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The last study on n-alkanes in surface sediments of Taihu Lake was in 2000, only 13 surface sediment samples were analysed, in order to have a comprehensive and up-to-date understanding of n-alkanes in the surface sediments of Taihu Lake, 41 surface sediment samples were analyzed by GC-MS. C10 to C37 were detected, the total concentrations of n-alkanes ranged from 2109 ng g-1 to 9096 ng g-1 (dry weight). There was strong odd carbon predominance in long chain n-alkanes and even carbon predominance in short chain n-alkanes. When this finding was combined with the analysis results of wax n-alkanes (WaxCn), carbon preference index (CPI), unresolved complex mixture (UCM), hopanes and steranes, it was considered that the long chain n-alkanes were mainly from terrigenous higher plants, and that the short chain n-alkanes mainly originated from bacteria and algae in the lake, compared with previous studies, there were no obvious anthropogenic petrogenic inputs. Terrestrial and aquatic hydrocarbons ratio (TAR) and C21-/C25+ indicated that terrigenous input was higher than aquatic sources and the nearshore n-alkanes were mainly from land-derived sources. Moreover, the distribution of short chain n-alkanes presented a relatively uniform pattern, while the long chain n-alkanes presented a trend that concentrations dropped from nearshore places to the middle of lake. Introduction n-Alkanes are important constituents of organic matter and are widely distributed in the environment (Asia et al. 2009, Rosik-Dulewska et al. 2012). They have received increasing scientific attention as molecular markers to trace the origin of organic matter (Tsapakis et al. 2010; Macías-Zamora, 1996). However, the sources of n-alkanes are considerably complex, except for anthropogenic sources, such as petroleum pollution, there are several natural sources of n-alkanes, such as terrestrial plant waxes, phytoplankton, bacteria, and diagenetic transformation of biogenic precursors (Maioli et al. 2010). Consequently, the source apportionment of n-alkanes has become a core research subject in related studies. Taihu Lake is the second largest freshwater lake in China and the largest lake in the east of China, located in the Yangtze River delta, the economic center of China, in addition, it is one of the most densely populated areas in China (Zhou et al. 2012), and consequently, the significance of its ecological environment is self-evident. The majority of the studies conducted on Taihu Lake sediments have focused on persistent organic pollutants, such as PAHs, organochlorine pesticides, and polychlorinated biphenyls (Zhao et al. 2009, Wang et al. 2003). Research on n-alkanes has been ignored, and studies on n-alkanes are few in number, the last study on n-alkanes was in 2000, only 13 surface sediment samples were analysed (Qu et al. 2007), consequently, through the analysis of 41 surface sediment samples from Taihu Lake, this study adopted a systematic approach to determine the distributions and sources of n-alkanes, it is hoped that this research will provide a comprehensive and up-to-date understanding of n-alkanes in the surface sediments of Taihu Lake and will help to provide background information for ecological and environmental research of the lake. Material and methods Sampling Taihu Lake is a shallow lake with an average depth of about 2 m, maximum depth 3.34 m, located in the east of China, between 30°5540 N to 31°3258 N and 119°5232 E to 120°3610 E. The length of the lake is about 68.5 km from north to south, averaging 34 km from west to east with the largest width at about 56 km, and its area is approximately 2427.8 km2. In general, Taihu Lake probably was an ancient lagoon, as suggested by its location in the Changjiang delta where solid particles have been transported and deposited in the transitional estuarine zone. Evidence of marine sediment materials found in drill cores supported this assumption (Qin injector and a mass spectrometer detector. Helium was used as the carrier gas (1.0 cm3 min-1). Samples were injected in the splitless mode with an injector temperature of 280°C. The oven temperature was programmed from 60°C to 180°C (1 min hold) at 8°C min-1, and from 180°C to 300°C (2 min hold) at a 3°C min-1 rate. The mass spectrum was operated in the electron ionization (EI) mode (70 eV), and the mass scanning ranged between m/z 50 and 500 amu. The authentic standards of n-alkanes (C10-40) were used to determine the concentrations of n-alkanes. Individual n-alkanes were identified based on mass spectra of target compounds against the authentic standards and the retention times. The concentrations of individual n-alkanes were quantified relative to internal standards (five-point calibration). Spiked blanks (standards spiked into solvent), duplicate samples and method blanks (solvent) were also conducted. In addition, surrogate standards were added to samples prior to extraction; the average surrogate recoveries were 92.2%±14.1% for phenanthrene-d10, 75.3%±11.9% for chrysene-d12, and 74.7%±9.5% for perylene-d12, the paired duplicate samples agreed to within 15% of the measured values (n=8). Glassware was cleaned by heating at 450°C for 6 h and solvents were distilled twice, chemicals (e.g. alumina or silica) were solvent extracted. Blank procedures showed no noticeable interference in the analysis. Methods of Source Apportionment The source apportionment for n-alkanes was done through the analysis of the carbon number distribution, Cmax, and odd-even features of different chain length n-alkanes. The different source denotative meanings of n-alkanes are listed in Table 1 (Silliman et al. 2003, Goñi et al. 1997, Mead et al. 2005). The odd-even feature was evaluated by means of some parameters, and CPI was the representative parameter. The CPI could be used to represent the odd-even predominance of the carbon number or the maturity of organic matter. The calculation formulas are shown as follows, CPI1 and CPI2 were et al. 2007). Because the lake is located at Yangtze River delta, the activities of human, such as pesticide, chemical fertilizer, the petroleum pollution from the oil leak of ship transportation or the effluent of the factories around the lake, have important influence on Taihu Lake, however, because of more and more rigorous environmental protection policies, the pollution of agriculture, transportation and industry has decreased in recent years. The total fishery yield in the lake has increased rapidly in recent years, and the percentage of small fishes, such as Coilia ectenes taihuensis, has increased in fish catches; however, the percentage of other large fishes, such as Culter alburnus, has decreased rapidly (Mao et al. 2011). Forty-one surface sediment samples were collected using a grab sampler in May, 2011, and the locations of sampling sites are shown in Fig. 1. They are distributed homogeneously in the lake, the depth of the sampling sites was about 2 m. Top 3 cm layer was carefully removed with a stainless steel spoon for subsequent analysis. All sediment samples were wrapped in aluminum foil and stored at -20°C up to the time of analysis. Analysis of n-Alkanes The procedures for the extraction and fractionation of n-alkanes followed those described by Hu (Hu et al. 2009). To describe briefly, homogenized samples were freeze-dried and ground, and about 10 g of the sample was extracted by dichloromethane in a 250 cm3 Soxhlet extractor for 48 hr. Activated copper was added to remove the sulfur before extraction, after which the extracts were concentrated by rotary evaporation, solvent-exchanged to hexane and submitted to a silica-alumina (2:1) column for clean-up and fractionation. The fraction was eluted with hexane/dichloromethane 1:1, v/v. Then, the fractions were concentrated to 0.4 cm3 under a gentle N2 stream. Hexamethylbenzene was added to the extract as an internal standard prior to instrumental analysis. n-Alkane concentrations were determined using an Agilent 5975C mass spectrometer interfaced to an Agilent 7890 gas chromatograph, and chromatographic separation was achieved by a DB-5MS capillary column (30 m long × 0.25 mm inside diameter × 0.25 m film thickness, Agilent) with a splitless Fig. 1. Locations of sampling sites Table 1. Source denotative meanings of n-alkanes n-Alkanes Short chain ( C25) Medium chain (C23-C25) Cmax C15, C17, C19 C27, C29, C31 C23, C25 Odd-even feature Odd predominance No odd predominance Odd predominance No odd predominance Odd predominance Denotative meanings Floating or benthic algae Bacterium or petroleum pollution Terrestrial higher plant Bacterium or floating algae Aquatic macrophyte of fresh water or ocean the CPI calculated for short chain n-alkanes and long chain n-alkanes, respectively. (1) (2) In addition to the CPI, wax n-alkanes (WaxCn) are another common parameter in source apportionment of n-alkanes. The source denotative meaning of WaxCn is explained using WaxCn graphs. WaxCn curves present zigzag patterns, indicating that n-alkanes mainly originate from biological sources. WaxCn curves are straight, indicating that they mainly originate from anthropogenic sources (Kavouras et al. 2002). The calculation formula is shown as follows: (3) where if WaxCn is below 0, WaxCn is defined as 0. Furthermore, the terrestrial and aquatic hydrocarbons ratio (TAR) helps to determine whether the main source of hydrocarbons is allochthonous or autochthonous. The calculation formula is shown as follows: (4) Results and discussion Source apportionment of n-alkanes The analysis results for n-alkanes are provided in Table 2. The data in the table indicate that there was strong odd-even carbon predominance in long chain (C25) n-alkanes in all samples with Cmax at C29 or C31. The average CPI2 was 2.28, suggesting the presence of prominent terrestrial inputs (Aboul-Kassim et al. 1996). Interestingly, 31 samples were found for which the Cmax in short chain n-alkanes was C16, an even carbon number, whereas only 10 samples had a Cmax that was an odd carbon number, C17 or C13. In addition, the average CPI1 was 0.57, which is a sign that shows even carbon number predominance in short chain n-alkanes. It has been reported that the even carbon number predominance of short chain n-alkanes in sediments was mainly from bacteria, fungi, and yeast species, and from possible petroleum-derived inputs (Hu et al. 2009, Harji et al. 2008). The unresolved complex mixture (UCM) is useful for source determination, which was not resolved during the gas chromatography analysis and appears as a hump in the chromatogram (Lima et al. 2012). UCM is normally associated with petroleum hydrocarbon distributions. However, when eluting in short chain n-alkanes, UCM might be considered to be formed by bacterial degradation of natural organic inputs such as algal detritus (Oliveira et al. 2011). In this study, humps were detected in short chain n-alkanes of most samples with different content; a sample chromatogram is shown in Fig. 2. It suggests that the short chain n-alkanes might have mainly originated from bacterial degradation. Hopanes and steranes have been used for source identification and can be used to fingerprint spilled oil (Zaghden et al. 2007). Hopanes and steranes have also been analyzed in this study, but no significant amounts of hopanes or steranes were found in any of the analyzed sediments. The lack of these compounds might also suggest non-petroleum inputs to the sediments. Therefore, the short chain n-alkanes in the sediments of Taihu Lake are concluded to have mainly originated from bacteria, algae, or other microorganisms in the lake. Moreover, according to the WaxCn graphs shown in Fig. 3, for both short chain n-alkanes and long chain n-alkanes, the WaxCn curves showed zigzag variations. This shows that the n-alkanes mainly originated from biological sources, which confirms the above conclusion. In conclusion, the short chain n-alkanes in the surface sediments of Taihu Lake mainly originated from bacteria and algae in the lake, and the long chain n-alkanes in the surface sediments of Taihu Lake mainly originated from terrigenous higher plants. This result is different with the previous study of Qu et al.; they believed that anthropogenic petrogenic input was one of the main sources of n-alkanes in the surface sediments of Taihu Lake (Qu et al. 2007). Such difference reflects that the petroleum pollution was cut down in the past 10 years, this may attribute to the more and more rigorous environmental protection policies that have been taken into action in the Taihu Lake area. As shown by the data in Table 2, high TAR values (>7) were observed in the coastal areas with the maximum (16) at T40, indicating that the nearshore n-alkanes were mainly from land-derived sources. In addition, the average TAR was 3, also suggesting that terrigenous sources were the main contributors of the n-alkanes. Except for TAR, the concentrations of C21- Table 2. Analysis results of n-alkanes Site T2 T3 T4 T5 T6 T7 T8 T9 T10 T11 T12 T13 T14 T15 T16 T17 T18 T19 T20 T21 T22 T23 T24 T25 T26 T27 T28 T29 T30 T31 T32 T33 T34 T35 T36 T37 T38 T39 T40 T41 T42 Concentration (ng g-1) 5454 4453 4372 6002 4695 4505 7554 8575 3347 3712 3170 2862 4103 3723 3958 3368 3436 2372 3399 3771 5258 3518 2771 5545 9096 3613 3512 3215 3962 3115 9059 3147 2892 2286 7394 2109 3980 2660 8100 3709 8646 Cmax C29,C16 C29,C16 C17,C29 C17,C29 C17,C29 C16,C29 C16,C31 C16,C29 C16,C29 C16,C29 C16,C31 C16,C31 C16,C31 C29,C16 C16,C29 C16,C29 C16,C29 C16,C29 C16,C29 C16,C29 C16,C29 C16,C29 C29,C16 C29,C16 C31,C17 C31,C16 C16,C31 C16,C29 C16,C29 C29,C16 C16,C29 C29,C17 C31,C13 C29,C16 C29,C17 C29,C13 C29,C17 C31,C13 C29,C16 C29,C16 C29,C16 CPI1 0.74 0.60 0.75 0.94 0.96 0.64 0.45 0.37 0.48 0.54 0.65 0.55 0.53 0.43 0.55 0.56 0.46 0.55 0.42 0.50 0.57 0.48 0.35 0.66 0.89 0.45 0.46 0.49 0.59 0.56 0.40 0.92 0.53 0.55 0.98 0.48 0.68 0.41 0.45 0.34 0.50 CPI2 3.08 2.77 2.47 3.12 2.25 2.50 1.91 2.29 2.48 2.57 2.04 2.45 2.41 2.78 2.56 2.53 2.55 2.33 1.85 2.10 3.76 1.80 2.28 3.51 4.22 2.37 2.22 2.43 2.53 2.49 1.76 3.01 3.07 2.73 3.19 2.79 3.28 3.31 1.33 1.77 1.44 C21-/C25+ 1.36 1.20 0.81 1.10 0.56 0.62 0.37 0.46 0.87 0.60 0.49 0.81 0.78 1.04 0.67 0.72 0.85 0.76 0.60 0.50 0.83 0.49 0.99 1.30 1.46 0.93 0.60 0.63 0.79 1.31 0.30 2.08 1.32 1.41 2.70 1.66 2.80 1.55 7.23 2.99 4.68 TAR 2.28 2.25 1.28 1.53 0.72 1.04 0.71 0.98 1.95 1.23 0.77 1.48 1.50 3.01 1.34 1.48 2.27 1.43 1.39 0.98 1.59 0.91 3.31 2.55 2.29 2.17 1.29 1.26 1.61 2.86 0.54 4.27 5.67 3.53 5.16 6.03 5.59 7.25 15.83 9.59 9.53 and C25+ could also reflect the relationship between terrestrial sources and aquatic sources. The concentration curves of total n-alkanes, long chain n-alkanes, and short chain n-alkanes are shown in Fig. 4. It is found that the long chain n-alkanes curve was more matched with the total n-alkanes curve, implying that terrigenous higher plants had more contribution in the n-alkanes input. However, it was not the same for all sites; different sites had different main contributors, for example, the main contributors of T8, T9, and T32 were bacteria and algae in the lake, although the main contributors of T26, T36, T38, T40, and T42 were terrigenous higher plants. The results were in agreement with the TAR data. Fig. 2. Chromatogram of a sample Fig. 3. WaxCn graphs from sample T2 to T42 entering the sediments. Because of the slow sedimentation rate caused by the flat terrain of Taihu Lake, most long chain n-alkanes were degraded as they migrated to the middle of the lake, and the distribution of long chain n-alkanes overall presented a trend according to which concentration decreased as offshore distance increased. In addition, the nearshore places had more terrigenous higher plants by river scouring, and this also made the concentration of long chain n-alkanes at the nearshore places higher. The distribution of short chain n-alkanes was relatively uniform, except for T8, T9 and T32 (shown in Fig. 6). The uniform distribution might be attributable to the floating lifestyle of bacteria and algae; the uniform distribution of short chain n-alkanes was the same as in Nam Co Lake, China (Lin et al. 2009). The reason that T8, T9 and T32 showed much higher short chain n-alkane concentrations than other sites was not clear. Distribution of n-Alkanes The total concentration of n-alkanes was between 2109 ngg-1 and 9096 ngg-1. The average was 4498 ngg-1, and the maximum was located at T26, and then at T32. The minimum was located at T37 followed by the next minimum at T35. Because of the different sources of short chain n-alkanes and long chain n-alkanes, this study separately analyzed the distribution of n-alkanes from short chains and long chains. The distribution of long chain n-alkanes presented a trend that the concentration dropped from nearshore places to the middle of lake (as shown in Fig. 5), similar to the case of the west coast of Africa, where alkane concentrations were found to decrease as the offshore distance increased (Schefuß et al. 2004). Long chain n-alkanes migrated to the middle of the lake mainly through adsorption onto particulate matter or dissolved in organic matter, after which they entered the sediments by adsorption or sedimentation (Meyers 2003). The content that entered the sediments in the middle of the lake was related to the sedimentation rate and migration distance, and the sedimentation rate was also related to the terrain, hydrologic conditions, and other such factors. Terrain with a slight gradient was good for sedimentation. A shorter migration distance resulted in more long chain n-alkanes Conclusions The analysis of the composition and distribution of n-alkanes in the surface sediments of Taihu Lake permitted an assessment of the sources, and there was strong odd Fig. 4. Concentration curves of total n-alkanes, long chain n-alkanes and short chain n-alkanes Fig. 5. Distribution map of long chain n-alkanes Fig. 6. Distribution map of short chain n-alkanes carbon predominance in long chain n-alkanes and even carbon predominance in short chain n-alkanes. Combined with the analyses of CPI, WaxCn, UCM, hopanes and steranes, it was determined that the long chain n-alkanes were mainly from terrigenous higher plants and that the short chain n-alkanes mainly originated from bacteria and algae in the lake, compared with previous studies, there were no obvious anthropogenic petrogenic inputs. TAR and C21-/C25+ indicated that the terrigenous input was higher than aquatic sources and the nearshore n-alkanes were mainly from land-derived sources. In addition, the distribution of short chain n-alkanes was relatively uniform, long chain n-alkanes showed a trend of reducing concentration from nearshore places to the middle of the lake, the results of this study could provide a comprehensive and up-to-date understanding of n-alkanes in the surface sediments of Taihu Lake, and to provide background information for ecological and environmental research on Taihu Lake.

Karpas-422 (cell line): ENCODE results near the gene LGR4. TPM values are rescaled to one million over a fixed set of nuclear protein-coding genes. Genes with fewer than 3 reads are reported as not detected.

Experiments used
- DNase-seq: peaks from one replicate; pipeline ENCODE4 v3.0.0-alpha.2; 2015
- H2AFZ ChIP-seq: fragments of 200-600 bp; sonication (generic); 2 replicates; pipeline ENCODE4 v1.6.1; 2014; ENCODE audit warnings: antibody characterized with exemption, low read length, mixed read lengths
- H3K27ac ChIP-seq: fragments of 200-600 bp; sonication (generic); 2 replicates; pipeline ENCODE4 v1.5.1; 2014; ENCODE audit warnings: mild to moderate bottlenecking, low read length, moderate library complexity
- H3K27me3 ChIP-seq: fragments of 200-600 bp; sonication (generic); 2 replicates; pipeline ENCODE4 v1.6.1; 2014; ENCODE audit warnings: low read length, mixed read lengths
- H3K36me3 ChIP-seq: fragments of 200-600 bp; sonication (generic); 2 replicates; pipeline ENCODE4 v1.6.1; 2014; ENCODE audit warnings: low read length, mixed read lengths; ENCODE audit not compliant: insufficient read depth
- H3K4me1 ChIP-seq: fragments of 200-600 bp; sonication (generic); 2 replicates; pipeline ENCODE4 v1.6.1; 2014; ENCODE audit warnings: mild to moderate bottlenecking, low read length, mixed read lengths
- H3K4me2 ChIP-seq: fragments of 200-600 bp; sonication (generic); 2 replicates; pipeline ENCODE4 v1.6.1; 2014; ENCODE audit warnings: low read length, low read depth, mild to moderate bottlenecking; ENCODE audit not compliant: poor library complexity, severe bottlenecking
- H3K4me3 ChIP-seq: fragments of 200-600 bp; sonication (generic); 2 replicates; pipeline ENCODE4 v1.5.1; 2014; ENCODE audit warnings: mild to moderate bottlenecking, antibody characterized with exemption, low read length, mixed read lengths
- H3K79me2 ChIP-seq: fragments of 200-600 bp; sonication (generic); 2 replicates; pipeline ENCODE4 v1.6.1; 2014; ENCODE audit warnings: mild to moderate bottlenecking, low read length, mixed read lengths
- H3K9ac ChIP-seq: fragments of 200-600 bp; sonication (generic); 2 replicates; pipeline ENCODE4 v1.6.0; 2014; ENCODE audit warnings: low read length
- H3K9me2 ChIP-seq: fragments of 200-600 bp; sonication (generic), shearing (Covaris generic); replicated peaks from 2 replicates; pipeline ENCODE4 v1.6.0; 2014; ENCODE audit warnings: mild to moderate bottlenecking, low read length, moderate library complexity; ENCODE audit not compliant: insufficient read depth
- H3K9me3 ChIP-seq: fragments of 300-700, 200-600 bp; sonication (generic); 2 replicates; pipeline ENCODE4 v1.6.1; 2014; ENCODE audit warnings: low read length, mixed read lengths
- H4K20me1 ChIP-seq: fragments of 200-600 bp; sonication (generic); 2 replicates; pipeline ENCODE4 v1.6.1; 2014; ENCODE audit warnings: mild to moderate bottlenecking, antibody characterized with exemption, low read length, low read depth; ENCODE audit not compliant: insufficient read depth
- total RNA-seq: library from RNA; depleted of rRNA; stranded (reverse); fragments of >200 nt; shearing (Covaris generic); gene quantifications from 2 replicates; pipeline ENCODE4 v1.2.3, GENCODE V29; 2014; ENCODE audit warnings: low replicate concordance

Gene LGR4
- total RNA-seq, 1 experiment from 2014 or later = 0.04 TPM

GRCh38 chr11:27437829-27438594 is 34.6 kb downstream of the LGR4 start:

Archives of Environmental Protection – de Gruyter
Published: Mar 1, 2016